It's an iconic image and one that sums up Butcher's spirit.

    He featured at the 1982, 1986 and 1990 World Cups for his country.

4. Rio Ferdinand

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    Mark Kolbe/Getty Images

    A non-playing member of Glenn Hoddle's 1998 World Cup squad, Rio Ferdinand went on to play a key role in England's 2002 and 2006 World Cup campaigns.

    Had it not been for injury, he would have also featured at the 2010 World Cup, but having travelled to South Africa, he failed to appear for England.

    A graduate of the West Ham United academy, Ferdinand is among the stand-out defenders of his generation, with his ball-playing ability complementing the all-or-nothing style of John Terry to give England a formidable partnership whenever the pair appeared together.

    Ferdinand was released by Manchester United this summer and can currently be found working as a pundit for BBC Sport's coverage of the 2014 World Cup.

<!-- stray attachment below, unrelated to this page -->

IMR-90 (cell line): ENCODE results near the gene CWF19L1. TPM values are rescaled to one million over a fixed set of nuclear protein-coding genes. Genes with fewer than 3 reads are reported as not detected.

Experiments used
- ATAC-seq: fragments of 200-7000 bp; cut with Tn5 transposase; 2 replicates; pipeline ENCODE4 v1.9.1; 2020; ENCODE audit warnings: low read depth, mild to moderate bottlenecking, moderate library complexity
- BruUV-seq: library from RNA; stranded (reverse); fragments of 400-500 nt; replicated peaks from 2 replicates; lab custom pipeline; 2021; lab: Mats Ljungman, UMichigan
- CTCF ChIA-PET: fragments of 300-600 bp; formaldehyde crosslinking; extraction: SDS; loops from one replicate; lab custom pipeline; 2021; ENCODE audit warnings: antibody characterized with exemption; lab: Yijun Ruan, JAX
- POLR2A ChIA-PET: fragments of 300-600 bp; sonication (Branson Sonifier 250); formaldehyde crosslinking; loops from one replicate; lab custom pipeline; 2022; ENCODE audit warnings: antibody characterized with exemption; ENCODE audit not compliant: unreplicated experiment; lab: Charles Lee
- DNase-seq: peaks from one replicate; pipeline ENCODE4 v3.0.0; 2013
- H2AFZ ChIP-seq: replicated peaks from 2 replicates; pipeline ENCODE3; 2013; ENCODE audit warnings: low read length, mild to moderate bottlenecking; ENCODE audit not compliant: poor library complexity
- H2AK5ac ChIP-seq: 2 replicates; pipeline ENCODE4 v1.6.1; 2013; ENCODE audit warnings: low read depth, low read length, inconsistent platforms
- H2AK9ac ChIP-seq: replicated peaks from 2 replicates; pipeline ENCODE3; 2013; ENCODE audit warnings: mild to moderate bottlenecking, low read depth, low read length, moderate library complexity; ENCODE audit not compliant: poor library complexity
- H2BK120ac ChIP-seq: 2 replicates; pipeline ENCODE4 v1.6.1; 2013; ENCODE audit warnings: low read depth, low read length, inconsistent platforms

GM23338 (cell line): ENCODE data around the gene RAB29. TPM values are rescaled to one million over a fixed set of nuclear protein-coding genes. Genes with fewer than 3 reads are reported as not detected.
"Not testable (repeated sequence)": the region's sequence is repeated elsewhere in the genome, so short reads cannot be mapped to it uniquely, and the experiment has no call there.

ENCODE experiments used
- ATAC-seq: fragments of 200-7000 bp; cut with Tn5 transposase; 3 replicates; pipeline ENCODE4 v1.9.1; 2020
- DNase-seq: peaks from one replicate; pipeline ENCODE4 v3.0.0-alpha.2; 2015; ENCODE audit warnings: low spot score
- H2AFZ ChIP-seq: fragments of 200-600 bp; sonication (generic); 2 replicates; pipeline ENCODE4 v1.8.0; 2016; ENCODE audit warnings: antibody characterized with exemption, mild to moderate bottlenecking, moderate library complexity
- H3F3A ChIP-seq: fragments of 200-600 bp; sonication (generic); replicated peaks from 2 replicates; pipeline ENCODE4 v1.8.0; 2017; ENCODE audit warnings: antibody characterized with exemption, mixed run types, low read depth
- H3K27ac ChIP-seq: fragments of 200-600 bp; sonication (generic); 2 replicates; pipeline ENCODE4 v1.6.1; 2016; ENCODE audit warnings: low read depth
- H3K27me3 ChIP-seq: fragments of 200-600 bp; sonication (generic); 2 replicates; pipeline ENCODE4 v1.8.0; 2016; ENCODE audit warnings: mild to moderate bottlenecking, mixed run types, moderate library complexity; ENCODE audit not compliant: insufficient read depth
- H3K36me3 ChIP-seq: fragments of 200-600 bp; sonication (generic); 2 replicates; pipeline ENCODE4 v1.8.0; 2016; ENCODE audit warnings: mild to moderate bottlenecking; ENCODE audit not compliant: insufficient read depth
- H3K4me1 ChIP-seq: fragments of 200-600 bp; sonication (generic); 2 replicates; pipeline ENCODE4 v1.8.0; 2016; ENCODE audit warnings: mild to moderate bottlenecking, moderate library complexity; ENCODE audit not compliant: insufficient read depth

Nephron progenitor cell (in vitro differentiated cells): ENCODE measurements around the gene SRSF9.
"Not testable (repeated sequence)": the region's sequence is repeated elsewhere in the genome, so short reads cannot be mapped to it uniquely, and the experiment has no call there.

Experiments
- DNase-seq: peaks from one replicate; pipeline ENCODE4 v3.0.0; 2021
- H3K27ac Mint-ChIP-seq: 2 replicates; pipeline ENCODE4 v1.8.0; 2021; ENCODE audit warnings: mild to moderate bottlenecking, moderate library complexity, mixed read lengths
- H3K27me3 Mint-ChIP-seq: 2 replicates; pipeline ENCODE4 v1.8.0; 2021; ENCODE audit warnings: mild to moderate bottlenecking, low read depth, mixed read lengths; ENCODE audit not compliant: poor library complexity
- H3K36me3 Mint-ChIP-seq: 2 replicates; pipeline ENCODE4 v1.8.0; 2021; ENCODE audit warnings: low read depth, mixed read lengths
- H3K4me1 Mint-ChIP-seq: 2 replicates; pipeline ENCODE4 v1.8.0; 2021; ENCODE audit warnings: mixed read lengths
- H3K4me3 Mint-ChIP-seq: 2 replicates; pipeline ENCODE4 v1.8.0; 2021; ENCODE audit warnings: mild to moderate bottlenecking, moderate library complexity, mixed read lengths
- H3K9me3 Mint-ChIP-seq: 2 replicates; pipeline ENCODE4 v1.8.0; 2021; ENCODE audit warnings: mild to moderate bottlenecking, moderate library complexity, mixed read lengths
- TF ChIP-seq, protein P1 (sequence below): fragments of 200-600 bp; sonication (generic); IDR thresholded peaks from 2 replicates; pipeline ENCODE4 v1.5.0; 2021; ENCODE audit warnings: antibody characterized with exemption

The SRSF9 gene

3. Jack Charlton

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    LESLIE PRIEST/Associated Press

    The other half of England's 1966 World Cup-winning centre-back pairing, Jack Charlton may not have the had the grace of Bobby Moore, but he was just as effective.

    His brother Sir Bobby Charlton also appeared for England in that historic game at Wembley, and while he has written his name in English football history, Jack's legacy makes that of the Charlton brothers all the more stronger.

    He was a no-nonsense type of player and come 90 minutes, strikers were always left only too aware they had been in a game with Jack.

    Physical, determined and one to never shy away from a challenge, he was a late bloomer in international terms, not becoming an England regular until he was in his 30s.

    He played his entire club career with Leeds United, making 35 appearances for his country.

    Charlton appeared at the 1966 and 1970 World Cups.